I have written on this blog before about my difficult breastfeeding journey. I truly believe in the value of breastfeeding and did it as long as I could, but there came a point where I could not longer take it, where I felt that breastfeeding was actually interfering with my ability to bond with my baby, not aiding it. At that point, when my daughter was 6 months old, I decided to wean to bottle feeding.
She took to it easily and quickly but I was still left feeling not quite right about feeding her commercial formula. I didn’t want to breastfeed anymore but I didn’t like giving her this powder from a tin with no real concept of what was in it or how it was made. Because I had given up breastfeeding by choice, not due to lack of milk, I felt it was my responsibility to make sure that what I replaced it with was the best thing I could possibly find.
I looked up homemade formula recipes on the internet but they all seemed incredibly complicated with ingredients I didn’t know how to source and method descriptions as long as my arm. I continued on commercial formula for about two months. My daughter struggled with constipation terribly during this time. I switched to an organic formula but this difficulty continued.
One day, when she was 8 months old, she was straining and screaming trying to pass a bowel motion, and she looked up at me and just reached out a hand towards me in this gesture of desperation, of despair. She seemed to be saying “help me mummy, make this pain stop.” In that moment, I knew I had to do something. Something had to change, I couldn’t keep seeing her in this pain. I was also afraid it would make doing a poo a scary thing for her, which could cause difficulties down the track.
Luckily, right around this time, I had stumbled across a goat’s milk formula recipe that The Eco Mum posted in a Facebook status update one night. It seemed so EASY compared to all the other recipes I had come across. In fact, the recipe she outlined in her status update had only three ingredients – goat’s milk kefir, coconut water and stinging nettle infusion.
I started researching, sourcing ingredients, and tweaking, and the result was this recipe. I remember the first time I gave it to my daughter and how happy I felt that I knew every single ingredient that was going down her throat and that I was super happy for every single one of them to be going into her little tummy. She took to it straight away without an issue (WARNING: don’t be curious and taste it yourself. Seriously don’t. Ick. Didn’t seem to bother her though!). Within a day or two, her poos were like breastmilk poos! Apart from the odd occasion during the transition to solids, she has never again had a problem with constipation. No more straining, no more pain!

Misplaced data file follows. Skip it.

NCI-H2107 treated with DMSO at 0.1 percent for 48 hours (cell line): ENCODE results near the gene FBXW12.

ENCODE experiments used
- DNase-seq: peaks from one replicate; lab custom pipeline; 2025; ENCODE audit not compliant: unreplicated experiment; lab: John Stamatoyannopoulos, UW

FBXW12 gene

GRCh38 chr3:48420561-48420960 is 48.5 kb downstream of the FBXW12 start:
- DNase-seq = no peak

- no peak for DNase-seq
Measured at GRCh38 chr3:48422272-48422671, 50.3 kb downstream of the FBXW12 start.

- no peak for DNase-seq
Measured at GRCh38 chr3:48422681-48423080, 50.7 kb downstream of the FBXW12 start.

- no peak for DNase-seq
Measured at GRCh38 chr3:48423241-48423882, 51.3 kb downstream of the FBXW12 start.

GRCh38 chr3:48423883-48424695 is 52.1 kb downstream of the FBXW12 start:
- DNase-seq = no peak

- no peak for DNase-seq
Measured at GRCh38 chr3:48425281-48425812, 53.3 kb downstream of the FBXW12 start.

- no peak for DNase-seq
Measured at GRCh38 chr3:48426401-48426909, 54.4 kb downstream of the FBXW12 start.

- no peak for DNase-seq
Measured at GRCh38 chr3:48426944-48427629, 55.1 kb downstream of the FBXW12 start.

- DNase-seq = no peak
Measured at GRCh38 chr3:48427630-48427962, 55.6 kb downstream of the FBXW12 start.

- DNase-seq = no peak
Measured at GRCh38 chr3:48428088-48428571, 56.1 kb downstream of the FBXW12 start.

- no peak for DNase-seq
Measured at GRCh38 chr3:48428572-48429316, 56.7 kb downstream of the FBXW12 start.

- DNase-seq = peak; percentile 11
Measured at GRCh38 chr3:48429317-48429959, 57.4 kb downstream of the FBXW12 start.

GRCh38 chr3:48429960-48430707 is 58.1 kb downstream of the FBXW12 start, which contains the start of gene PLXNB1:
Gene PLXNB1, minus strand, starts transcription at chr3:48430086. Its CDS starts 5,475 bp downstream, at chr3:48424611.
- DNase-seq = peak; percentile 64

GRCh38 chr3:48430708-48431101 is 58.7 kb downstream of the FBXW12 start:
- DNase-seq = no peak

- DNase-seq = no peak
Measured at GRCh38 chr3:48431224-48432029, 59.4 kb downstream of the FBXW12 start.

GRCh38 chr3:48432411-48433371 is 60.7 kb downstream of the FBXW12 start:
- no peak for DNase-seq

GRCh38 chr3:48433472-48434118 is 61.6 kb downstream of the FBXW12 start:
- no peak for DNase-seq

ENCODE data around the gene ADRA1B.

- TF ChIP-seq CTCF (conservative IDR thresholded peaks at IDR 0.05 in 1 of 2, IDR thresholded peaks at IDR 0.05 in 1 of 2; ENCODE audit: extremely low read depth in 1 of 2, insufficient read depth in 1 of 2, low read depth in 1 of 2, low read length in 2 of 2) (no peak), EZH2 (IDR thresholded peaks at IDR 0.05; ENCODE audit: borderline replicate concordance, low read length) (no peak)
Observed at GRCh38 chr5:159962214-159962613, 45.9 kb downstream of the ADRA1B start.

She had this full recipe from 8 months old to about 13 months. Around 13 months, I started making an even easier, more convenient version with just straight goat’s milk, coconut water and a powdered probiotic, as a complement to her solids diet. Sometimes now if I run out of coconut water, I’ll give her straight goat’s milk, but I really notice the difference in her gut health when I use the coconut water, it is really great stuff!
She is now a happy, healthy 20 month old, bang on average for height and weight, very clever and active. She has only been sick about 2-3 times in her entire life.
Please note that I am not a health care or nutrition professional. All I can tell you is that this formula has done wonders for my daughter and I wouldn’t hesitate to use it again in the future, should the need arise.
This recipe is really very easy, so please don’t be put off if you find some of the ingredients daunting or foreign at first glance. Below the actual recipe, I will outline each ingredient in detail and where to source it.
To make one litre of formula, I use the following:
300 ml goat’s milk kefir
300 ml organic coconut water
300 ml organic nettle infusion
1 tsp black strap molasses dissolved in 100 ml clean (filtered/distilled) water
1/4 tsp fish oil
1/4 scoop vitamin C powder
All you need to do is mix all of these ingredients together and store in the fridge.
Scarlett has always been happy to drink this straight from the fridge, but you may wish to warm it in a bottle warmer or by placing a bottle of formula in a bowl of hot water.
At first glance, you may be thinking: kefir? molasses? infusion? What the heck?! And where and how?!
Don’t worry – once you pull all the ingredients together and make it a couple of times, it’s really very easy and you will get into your own little routine. I was able to make up a litre batch within a mere minute or two at the height of our usage of it.
Let’s go through each ingredient one by one:
Kefir is a kind of liquid super yoghurt, tons of great natural probiotics, fantastic for the gut and digestion.